Go a little further into Totti's career annals and, in terms of appearances, you'll notice some slight inconsistencies in the second decade of Totti's career. Over the past ten years, Francesco has only eclipsed the 30 match mark in three seasons. Taking it that step further, over those same ten seasons, Totti has made fewer than 25 appearances on five occasions. Of course, much of that began with his ACL injury in 2008, which spawned some minor injuries in subsequent seasons, while this year's maladies were largely confined to his hamstrings.
We mention this not to denigrate Totti, of course, but to raise an issue. It's not so much the correlation between age and injury that should concern you, but it's the deleterious effect aging has on recuperation times, which could lead to less and less Totti as he approaches age 40. Simply put, the minor knocks that may have taken 10 days to heal when he was younger, now might take 20, so the manner in which Rudi Garcia utilizes our most prized asset will wear new wrinkles next season and beyond, until that dark day when the King cedes his thrown to the bearded maniac.
For Totti, the question of retirement is less a question of age than it is about pride:
I grew up kicking a football and I will die doing the same thing...For sure, I will stay in the game - doing something, talking about football. But I'll be the first person to throw in the towel as soon as I start making a fool out of myself
Those words, call them Totti's own premonition, speak to the heart of this issue: Totti will play as long as he can be Totti, which, as the numbers proved, is still the case, albeit it smaller doses.
The problem with forecasting them into the future is simply this: there is literally no precedent for what Francesco Totti has done and what he is still doing. He didn't take the easy way out, grabbing millions of dollars for a retirement tour in a lesser league; week-in-and-week-out, he's in the middle of the fray in one of the world's most competitive and talented leagues, and he's doing this all as the fulcrum of one of Italy's most dynamic attacking teams.
With 561 league appearances and counting, Totti already stands as the most tested attacking player in Serie A history, and should pass Dino Zoff for fourth place all-time early next season, placing him behind only Paolo Maldini, Javier Zanetti and Gianluca Pagliuca on the all-time appearances list, the latter of whom he should also surpass before his current contract expires.
Forecasting the Future
Even though Francesco Totti has staved off the ravages of time and has proven himself to be one of the league's best players as he approaches his 38th birthday, how much can Roma depend on him this season? Were his 1,600 minutes last season an aberration or a harbinger of things to come? How and where should the club maximize his minutes, domestically or in Europe? Should they not only limit his minutes but also his touches?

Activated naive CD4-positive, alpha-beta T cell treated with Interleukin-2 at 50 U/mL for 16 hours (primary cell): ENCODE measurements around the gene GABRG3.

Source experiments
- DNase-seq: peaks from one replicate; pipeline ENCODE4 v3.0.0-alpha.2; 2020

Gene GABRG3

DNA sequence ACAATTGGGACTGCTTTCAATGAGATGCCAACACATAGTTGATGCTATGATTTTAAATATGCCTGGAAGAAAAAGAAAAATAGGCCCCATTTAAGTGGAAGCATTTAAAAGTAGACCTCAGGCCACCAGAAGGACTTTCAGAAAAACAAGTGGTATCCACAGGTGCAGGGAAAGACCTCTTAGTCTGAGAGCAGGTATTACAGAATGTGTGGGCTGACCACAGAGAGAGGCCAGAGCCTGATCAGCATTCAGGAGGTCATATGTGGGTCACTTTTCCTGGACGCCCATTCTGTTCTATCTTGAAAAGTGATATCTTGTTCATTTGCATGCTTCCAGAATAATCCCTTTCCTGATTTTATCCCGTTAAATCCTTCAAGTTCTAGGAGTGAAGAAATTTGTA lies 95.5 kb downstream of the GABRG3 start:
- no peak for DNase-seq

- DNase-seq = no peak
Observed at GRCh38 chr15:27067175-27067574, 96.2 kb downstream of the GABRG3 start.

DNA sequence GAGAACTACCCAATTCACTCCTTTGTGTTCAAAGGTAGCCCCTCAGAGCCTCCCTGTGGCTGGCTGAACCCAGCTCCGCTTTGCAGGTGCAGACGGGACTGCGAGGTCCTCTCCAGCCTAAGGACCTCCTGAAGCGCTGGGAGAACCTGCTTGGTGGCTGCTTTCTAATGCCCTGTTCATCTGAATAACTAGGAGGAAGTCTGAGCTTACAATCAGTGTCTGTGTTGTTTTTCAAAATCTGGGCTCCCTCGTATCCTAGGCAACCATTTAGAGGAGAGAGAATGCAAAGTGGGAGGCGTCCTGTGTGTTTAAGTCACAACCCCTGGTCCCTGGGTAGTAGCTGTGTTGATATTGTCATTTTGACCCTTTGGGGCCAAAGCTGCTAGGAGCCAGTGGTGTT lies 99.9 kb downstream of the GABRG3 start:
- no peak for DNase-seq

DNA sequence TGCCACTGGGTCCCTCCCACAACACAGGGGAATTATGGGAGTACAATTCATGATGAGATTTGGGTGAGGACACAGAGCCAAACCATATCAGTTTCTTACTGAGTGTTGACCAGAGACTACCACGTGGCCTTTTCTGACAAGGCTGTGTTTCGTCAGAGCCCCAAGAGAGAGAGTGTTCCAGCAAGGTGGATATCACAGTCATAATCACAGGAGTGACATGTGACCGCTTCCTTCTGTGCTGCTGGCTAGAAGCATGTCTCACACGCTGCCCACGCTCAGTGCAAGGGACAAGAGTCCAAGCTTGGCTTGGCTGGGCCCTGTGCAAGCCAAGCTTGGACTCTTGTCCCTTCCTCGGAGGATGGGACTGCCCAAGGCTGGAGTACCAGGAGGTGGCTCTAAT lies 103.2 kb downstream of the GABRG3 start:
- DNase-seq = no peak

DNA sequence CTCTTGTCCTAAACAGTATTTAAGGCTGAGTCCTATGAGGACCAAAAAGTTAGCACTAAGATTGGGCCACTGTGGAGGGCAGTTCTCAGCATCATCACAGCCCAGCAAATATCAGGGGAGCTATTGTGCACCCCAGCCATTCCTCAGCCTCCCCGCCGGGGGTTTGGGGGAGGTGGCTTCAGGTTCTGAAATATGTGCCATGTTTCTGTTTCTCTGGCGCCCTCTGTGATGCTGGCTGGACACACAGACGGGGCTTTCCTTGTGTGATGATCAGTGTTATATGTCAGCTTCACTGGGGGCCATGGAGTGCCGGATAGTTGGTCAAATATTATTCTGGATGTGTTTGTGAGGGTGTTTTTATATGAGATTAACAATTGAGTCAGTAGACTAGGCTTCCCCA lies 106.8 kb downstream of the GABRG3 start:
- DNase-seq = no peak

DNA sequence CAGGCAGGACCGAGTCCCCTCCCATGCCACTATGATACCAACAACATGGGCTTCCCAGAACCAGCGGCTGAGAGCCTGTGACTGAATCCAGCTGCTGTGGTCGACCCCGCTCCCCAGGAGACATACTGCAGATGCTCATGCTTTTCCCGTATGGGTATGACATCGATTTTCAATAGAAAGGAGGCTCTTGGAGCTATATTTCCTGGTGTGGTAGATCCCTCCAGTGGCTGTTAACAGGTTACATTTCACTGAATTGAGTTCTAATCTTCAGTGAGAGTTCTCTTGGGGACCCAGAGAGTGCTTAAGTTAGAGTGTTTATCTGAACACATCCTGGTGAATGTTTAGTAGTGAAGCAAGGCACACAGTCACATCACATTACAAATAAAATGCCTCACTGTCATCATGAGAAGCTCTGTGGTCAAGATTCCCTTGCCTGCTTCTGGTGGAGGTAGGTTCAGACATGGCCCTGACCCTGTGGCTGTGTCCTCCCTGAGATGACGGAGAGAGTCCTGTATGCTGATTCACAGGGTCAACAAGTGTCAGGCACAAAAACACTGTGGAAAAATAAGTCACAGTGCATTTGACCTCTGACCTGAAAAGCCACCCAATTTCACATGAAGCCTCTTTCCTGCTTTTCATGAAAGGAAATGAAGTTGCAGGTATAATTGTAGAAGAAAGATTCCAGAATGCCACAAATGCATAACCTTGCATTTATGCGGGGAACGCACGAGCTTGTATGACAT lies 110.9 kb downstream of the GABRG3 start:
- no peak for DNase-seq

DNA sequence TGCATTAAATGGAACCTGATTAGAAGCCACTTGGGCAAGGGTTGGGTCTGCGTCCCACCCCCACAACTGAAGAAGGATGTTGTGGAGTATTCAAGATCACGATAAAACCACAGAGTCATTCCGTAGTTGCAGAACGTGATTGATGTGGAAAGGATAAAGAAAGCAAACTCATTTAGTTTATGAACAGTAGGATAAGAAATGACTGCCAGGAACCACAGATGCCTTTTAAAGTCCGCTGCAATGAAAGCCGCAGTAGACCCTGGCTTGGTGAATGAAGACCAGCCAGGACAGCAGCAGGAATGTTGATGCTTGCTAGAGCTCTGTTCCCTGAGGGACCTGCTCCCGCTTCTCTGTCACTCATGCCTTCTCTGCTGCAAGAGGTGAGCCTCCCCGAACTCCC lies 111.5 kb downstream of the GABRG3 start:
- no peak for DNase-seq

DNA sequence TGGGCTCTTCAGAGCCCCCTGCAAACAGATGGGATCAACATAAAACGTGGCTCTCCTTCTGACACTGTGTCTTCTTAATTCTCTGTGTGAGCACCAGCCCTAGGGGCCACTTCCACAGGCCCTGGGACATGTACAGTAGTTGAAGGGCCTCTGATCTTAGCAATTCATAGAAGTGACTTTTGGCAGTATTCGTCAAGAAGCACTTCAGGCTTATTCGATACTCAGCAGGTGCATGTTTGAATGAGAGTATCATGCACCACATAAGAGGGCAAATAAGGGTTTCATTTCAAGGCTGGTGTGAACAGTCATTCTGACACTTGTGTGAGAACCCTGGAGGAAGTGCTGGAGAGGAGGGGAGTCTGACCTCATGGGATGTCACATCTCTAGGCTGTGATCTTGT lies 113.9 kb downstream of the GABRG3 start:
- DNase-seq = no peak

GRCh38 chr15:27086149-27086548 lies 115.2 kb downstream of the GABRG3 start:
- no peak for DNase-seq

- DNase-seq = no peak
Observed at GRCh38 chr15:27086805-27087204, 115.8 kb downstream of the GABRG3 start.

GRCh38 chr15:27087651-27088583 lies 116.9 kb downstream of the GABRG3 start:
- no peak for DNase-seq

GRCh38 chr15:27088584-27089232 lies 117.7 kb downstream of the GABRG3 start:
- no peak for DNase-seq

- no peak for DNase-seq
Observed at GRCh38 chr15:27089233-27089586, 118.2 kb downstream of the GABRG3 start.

We've dealt with a lot of numbers and asked a lot of questions in this piece, but as Roma fans, we know they only tell a portion of the story. Totti's mere presence on the pitch dictates how Roma's offense operates, to say nothing of its efficiency and effectiveness. No player on the club, and perhaps the league, has the same sort of close control, the same vision and the same preternatural feel for attacking football as Francesco Totti.
His movements on and off the ball determine the spacing, shape and pace of Roma's attack, their ability to switch play, their ability to link up in midfield and the final third, their ability to overlap and interchange, and the very nature and location of their shots on goal. We've used this analogy before, but Francesco Totti is the straw that stirs the drink. Hell, he's the drink itself, and the glass.
At some point in the not too distant future, we'll face the unenviable task of describing what Francesco Totti meant to his beloved club. Fortunately, this is not that day. Totti may no longer be a week-in-week-out 90 minute player, but when he is involved, he's as integral and nearly as effective as ever. The challenge for Rudi Garcia is how do you augment his aging skillset, how do you fill the gaps when he is not available?
As we saw last season, even in an attack focused 4-3-3 formation, Roma's offense was missing something when Totti was out; some sort of magic link, the tie that binds all of Garcia's component parts and coalesces them into the dynamic, synchronous, overlapping and interchanging monster we all fell in love with last year.
So how will Garcia help ease the transition into a Post-Totti world?
With the amount of talent at his disposal, the options are seemingly limitless. With a few tweaks in strategy and/or formation, Garcia can utilize Miralem Pjanic in more advanced role, he can slowly but surely expose Leandro Paredes to the Italian game and hope that he truly is a trequartista, or he can finally and fully utilize Adem Ljajic's considerable bag of tricks, affording the Serbian the same sort of tactical freedom granted to Totti.
This isn't an easy task, and it is perhaps the greatest challenge any Roma manager has ever or will ever face, but if Garcia is to wring every last drop of excellence out of Francesco Totti, not to mention keeping Roma at or near the top of the table, he must find a way to simultaneously lean on and wean Roma off Francesco Totti.
An extraordinary task involving an extraordinary player, but did you honestly expect any less?